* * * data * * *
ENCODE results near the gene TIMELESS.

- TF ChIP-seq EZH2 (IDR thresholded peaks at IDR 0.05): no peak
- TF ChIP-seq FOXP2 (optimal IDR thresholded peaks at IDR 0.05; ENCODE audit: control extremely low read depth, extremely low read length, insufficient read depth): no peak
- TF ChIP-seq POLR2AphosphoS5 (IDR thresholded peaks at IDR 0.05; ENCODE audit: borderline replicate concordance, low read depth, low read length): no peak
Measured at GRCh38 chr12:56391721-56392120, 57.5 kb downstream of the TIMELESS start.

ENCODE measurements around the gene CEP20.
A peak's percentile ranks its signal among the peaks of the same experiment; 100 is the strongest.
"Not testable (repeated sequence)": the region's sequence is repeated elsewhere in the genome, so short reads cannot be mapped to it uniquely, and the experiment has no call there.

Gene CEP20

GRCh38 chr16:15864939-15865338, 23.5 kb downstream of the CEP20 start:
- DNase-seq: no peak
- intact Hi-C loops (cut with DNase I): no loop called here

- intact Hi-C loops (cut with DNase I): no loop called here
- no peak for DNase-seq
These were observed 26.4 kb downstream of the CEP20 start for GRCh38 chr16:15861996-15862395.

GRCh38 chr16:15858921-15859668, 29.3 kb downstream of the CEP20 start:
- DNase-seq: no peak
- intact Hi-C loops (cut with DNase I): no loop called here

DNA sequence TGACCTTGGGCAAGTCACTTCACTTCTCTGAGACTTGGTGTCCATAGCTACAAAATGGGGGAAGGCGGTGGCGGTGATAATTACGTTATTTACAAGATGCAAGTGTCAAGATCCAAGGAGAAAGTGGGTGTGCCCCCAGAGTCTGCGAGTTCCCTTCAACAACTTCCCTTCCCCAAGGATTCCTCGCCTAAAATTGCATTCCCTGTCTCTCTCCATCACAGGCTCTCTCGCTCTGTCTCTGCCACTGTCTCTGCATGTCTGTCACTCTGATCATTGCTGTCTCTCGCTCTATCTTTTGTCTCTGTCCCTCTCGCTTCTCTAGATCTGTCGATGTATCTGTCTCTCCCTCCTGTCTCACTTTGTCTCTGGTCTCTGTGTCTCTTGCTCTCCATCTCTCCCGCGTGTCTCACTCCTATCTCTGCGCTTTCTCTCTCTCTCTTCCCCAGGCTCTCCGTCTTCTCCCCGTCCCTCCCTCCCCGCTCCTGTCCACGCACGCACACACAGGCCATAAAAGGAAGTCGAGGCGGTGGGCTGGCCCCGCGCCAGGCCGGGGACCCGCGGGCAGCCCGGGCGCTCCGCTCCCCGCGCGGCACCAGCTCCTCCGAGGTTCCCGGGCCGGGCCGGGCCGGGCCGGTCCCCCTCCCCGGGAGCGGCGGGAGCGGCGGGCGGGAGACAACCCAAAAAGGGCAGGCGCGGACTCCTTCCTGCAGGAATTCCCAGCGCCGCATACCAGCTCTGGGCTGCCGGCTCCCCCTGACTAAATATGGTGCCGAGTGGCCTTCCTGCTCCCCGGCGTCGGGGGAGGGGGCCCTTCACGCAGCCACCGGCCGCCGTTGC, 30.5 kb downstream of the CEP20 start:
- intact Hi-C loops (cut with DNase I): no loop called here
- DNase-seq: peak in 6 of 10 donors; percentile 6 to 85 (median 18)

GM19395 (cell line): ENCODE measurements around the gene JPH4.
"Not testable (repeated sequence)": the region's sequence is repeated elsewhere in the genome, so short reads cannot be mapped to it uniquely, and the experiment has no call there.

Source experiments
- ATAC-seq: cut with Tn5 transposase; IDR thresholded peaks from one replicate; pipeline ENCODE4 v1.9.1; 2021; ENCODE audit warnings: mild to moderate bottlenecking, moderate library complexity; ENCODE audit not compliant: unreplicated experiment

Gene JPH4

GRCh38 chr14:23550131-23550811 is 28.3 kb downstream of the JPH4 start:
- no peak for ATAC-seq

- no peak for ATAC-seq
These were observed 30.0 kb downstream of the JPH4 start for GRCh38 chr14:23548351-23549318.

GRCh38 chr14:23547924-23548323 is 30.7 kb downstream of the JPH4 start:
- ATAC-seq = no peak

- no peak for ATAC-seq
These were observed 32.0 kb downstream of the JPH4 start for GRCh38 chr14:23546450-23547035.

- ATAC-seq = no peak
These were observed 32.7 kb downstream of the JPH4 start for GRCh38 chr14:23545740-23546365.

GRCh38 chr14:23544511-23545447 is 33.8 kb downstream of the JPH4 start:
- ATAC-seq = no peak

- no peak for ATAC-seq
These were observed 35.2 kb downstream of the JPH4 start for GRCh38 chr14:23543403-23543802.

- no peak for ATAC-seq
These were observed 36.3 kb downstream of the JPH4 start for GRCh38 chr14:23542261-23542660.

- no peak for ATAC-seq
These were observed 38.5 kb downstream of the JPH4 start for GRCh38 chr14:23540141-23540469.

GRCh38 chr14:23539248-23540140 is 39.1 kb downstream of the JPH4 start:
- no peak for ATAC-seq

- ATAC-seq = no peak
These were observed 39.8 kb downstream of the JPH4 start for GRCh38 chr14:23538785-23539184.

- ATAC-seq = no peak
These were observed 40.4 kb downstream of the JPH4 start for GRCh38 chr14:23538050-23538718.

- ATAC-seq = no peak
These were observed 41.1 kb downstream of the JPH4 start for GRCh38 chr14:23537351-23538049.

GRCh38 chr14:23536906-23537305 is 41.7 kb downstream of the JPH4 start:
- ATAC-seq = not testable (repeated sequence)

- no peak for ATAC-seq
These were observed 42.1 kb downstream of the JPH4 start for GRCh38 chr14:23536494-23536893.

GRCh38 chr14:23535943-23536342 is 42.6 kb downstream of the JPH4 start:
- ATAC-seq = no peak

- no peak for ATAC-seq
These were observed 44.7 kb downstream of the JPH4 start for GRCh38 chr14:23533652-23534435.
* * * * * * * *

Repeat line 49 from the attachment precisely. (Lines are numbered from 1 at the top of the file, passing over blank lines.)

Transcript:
- ATAC-seq = no peak